Published: 14/07/2005, Volume II5, No. 115 Page 42

My family will not discuss it. They think I am stupid to worry. But I do. I really do think that Jack may have Alzheimer's.

No-one is using the A-word; he just gets memory loss. Some days are better than others. Sometimes It is funny, sometimes sad - you know the sort of thing. His CT scan showed nothing to fear for a man of 86, but his business empire is getting pretty stressful. What will happen to him and those that depend on him?

It must be like this in lots of households; the waning of a once clear intellect, and family and friends living day to day.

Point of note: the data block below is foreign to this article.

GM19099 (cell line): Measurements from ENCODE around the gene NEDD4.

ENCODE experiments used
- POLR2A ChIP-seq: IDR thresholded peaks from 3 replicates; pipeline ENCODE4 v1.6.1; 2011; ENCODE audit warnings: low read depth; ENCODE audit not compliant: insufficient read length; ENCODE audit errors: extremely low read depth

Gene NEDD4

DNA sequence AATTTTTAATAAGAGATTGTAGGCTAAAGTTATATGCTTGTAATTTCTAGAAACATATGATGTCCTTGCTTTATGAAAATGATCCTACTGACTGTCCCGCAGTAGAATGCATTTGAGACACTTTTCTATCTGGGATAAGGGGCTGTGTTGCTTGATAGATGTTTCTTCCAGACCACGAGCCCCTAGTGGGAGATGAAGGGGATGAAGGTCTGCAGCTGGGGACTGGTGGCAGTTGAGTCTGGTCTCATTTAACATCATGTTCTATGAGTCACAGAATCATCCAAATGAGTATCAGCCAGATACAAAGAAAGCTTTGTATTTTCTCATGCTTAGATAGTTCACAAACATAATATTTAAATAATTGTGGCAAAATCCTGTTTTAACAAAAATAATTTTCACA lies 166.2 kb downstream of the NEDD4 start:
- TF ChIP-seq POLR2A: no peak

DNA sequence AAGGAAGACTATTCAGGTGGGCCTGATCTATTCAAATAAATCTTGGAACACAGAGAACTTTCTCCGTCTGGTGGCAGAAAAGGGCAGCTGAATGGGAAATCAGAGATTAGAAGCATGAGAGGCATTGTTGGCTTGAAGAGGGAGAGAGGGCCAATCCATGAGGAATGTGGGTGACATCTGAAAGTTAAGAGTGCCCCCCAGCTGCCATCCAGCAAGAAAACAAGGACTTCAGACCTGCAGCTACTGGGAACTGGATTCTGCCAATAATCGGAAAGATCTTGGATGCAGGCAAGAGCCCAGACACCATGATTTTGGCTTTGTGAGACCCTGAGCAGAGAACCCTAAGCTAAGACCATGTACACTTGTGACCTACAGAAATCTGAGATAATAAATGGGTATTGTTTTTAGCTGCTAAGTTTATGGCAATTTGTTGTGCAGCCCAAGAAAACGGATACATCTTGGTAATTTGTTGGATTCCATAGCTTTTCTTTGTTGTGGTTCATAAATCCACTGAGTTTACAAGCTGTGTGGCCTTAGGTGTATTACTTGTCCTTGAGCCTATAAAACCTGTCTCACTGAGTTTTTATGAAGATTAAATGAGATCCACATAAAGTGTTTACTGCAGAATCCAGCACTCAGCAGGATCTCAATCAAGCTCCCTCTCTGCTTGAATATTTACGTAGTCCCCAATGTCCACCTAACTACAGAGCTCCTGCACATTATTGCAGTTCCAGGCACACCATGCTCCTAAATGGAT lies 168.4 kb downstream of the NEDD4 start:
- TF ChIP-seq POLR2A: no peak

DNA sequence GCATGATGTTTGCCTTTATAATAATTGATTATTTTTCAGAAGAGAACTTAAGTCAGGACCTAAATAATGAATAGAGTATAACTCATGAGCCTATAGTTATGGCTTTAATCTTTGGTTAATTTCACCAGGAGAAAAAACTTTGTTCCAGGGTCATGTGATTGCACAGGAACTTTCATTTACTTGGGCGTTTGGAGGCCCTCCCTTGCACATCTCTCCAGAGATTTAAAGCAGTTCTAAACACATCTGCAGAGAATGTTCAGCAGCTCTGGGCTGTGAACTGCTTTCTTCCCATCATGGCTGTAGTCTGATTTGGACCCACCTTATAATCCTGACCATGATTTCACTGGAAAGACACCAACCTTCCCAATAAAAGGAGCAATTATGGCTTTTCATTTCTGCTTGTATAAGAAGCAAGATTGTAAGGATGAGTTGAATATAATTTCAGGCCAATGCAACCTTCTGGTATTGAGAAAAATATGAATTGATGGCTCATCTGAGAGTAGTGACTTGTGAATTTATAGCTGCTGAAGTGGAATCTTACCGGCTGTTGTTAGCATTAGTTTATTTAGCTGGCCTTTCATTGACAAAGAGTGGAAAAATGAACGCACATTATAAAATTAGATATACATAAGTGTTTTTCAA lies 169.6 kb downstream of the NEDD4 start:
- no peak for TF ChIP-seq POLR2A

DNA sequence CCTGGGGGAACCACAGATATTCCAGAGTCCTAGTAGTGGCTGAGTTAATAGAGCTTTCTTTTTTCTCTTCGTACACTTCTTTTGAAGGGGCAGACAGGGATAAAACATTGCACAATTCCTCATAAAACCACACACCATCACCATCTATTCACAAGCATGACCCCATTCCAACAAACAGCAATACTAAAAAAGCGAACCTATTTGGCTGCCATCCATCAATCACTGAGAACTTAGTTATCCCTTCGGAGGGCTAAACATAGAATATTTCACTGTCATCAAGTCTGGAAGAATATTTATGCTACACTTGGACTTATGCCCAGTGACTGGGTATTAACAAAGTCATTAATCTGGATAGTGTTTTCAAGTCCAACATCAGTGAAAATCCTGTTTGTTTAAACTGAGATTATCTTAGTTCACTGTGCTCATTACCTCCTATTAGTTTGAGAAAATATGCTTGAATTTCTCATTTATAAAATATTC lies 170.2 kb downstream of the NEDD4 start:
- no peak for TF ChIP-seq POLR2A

My family do not care about Jack. They just think the whole thing is trivial. But for me It is anxiety, furrowed brow and worry.

My disquiet reaches crisis point when I hear Jack's voice - every Sunday from 10am. And that is when I know It is not just me that worries. His wife, Peggy, all of The Archers and (at the last count) about 5 million others pause to reflect on the troubles of a man at the centre of Ambridge life.

My own family's indifference is staggering. They torment me about the silly plot lines and the endless tea drinking. And I am forced to show a lack of concern for Jack. But I strike the final blow. When I make the tea, I sing a merry tune. As I put the kettle on I fill the house: dum-di-dum-di-dum-di-dum, dum-di-dum-di-dah-dah... Steve Collins is deputy chief executive of Surrey and Sussex Hospitals trust.